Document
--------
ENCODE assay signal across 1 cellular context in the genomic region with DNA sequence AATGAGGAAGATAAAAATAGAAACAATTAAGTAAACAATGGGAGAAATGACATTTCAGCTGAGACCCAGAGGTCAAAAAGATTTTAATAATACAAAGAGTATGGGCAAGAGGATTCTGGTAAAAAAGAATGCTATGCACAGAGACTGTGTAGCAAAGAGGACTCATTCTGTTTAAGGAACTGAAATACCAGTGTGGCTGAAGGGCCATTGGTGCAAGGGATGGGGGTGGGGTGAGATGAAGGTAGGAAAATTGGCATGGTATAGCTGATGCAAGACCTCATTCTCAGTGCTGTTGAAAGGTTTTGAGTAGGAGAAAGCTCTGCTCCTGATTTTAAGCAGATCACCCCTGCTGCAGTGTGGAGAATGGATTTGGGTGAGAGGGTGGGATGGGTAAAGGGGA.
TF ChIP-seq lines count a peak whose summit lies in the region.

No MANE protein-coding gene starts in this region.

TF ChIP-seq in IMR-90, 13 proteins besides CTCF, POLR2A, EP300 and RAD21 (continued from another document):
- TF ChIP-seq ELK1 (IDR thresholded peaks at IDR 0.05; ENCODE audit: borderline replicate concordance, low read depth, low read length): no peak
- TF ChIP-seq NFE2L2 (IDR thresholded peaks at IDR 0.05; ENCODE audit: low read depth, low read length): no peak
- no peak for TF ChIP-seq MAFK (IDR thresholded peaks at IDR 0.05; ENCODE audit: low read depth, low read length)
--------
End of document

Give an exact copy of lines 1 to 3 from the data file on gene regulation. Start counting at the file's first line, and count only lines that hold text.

ENCODE assay signal across 1 cellular context in the genomic region with DNA sequence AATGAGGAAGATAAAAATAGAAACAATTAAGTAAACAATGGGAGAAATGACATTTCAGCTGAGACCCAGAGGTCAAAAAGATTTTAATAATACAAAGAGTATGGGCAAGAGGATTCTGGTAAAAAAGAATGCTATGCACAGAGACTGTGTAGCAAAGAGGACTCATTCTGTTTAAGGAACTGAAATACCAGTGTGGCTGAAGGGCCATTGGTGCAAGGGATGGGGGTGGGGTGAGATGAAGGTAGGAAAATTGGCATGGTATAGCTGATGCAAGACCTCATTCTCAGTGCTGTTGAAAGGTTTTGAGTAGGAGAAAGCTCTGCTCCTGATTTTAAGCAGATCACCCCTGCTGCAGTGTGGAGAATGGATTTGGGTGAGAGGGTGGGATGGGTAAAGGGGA.
TF ChIP-seq lines count a peak whose summit lies in the region.

No MANE protein-coding gene starts in this region.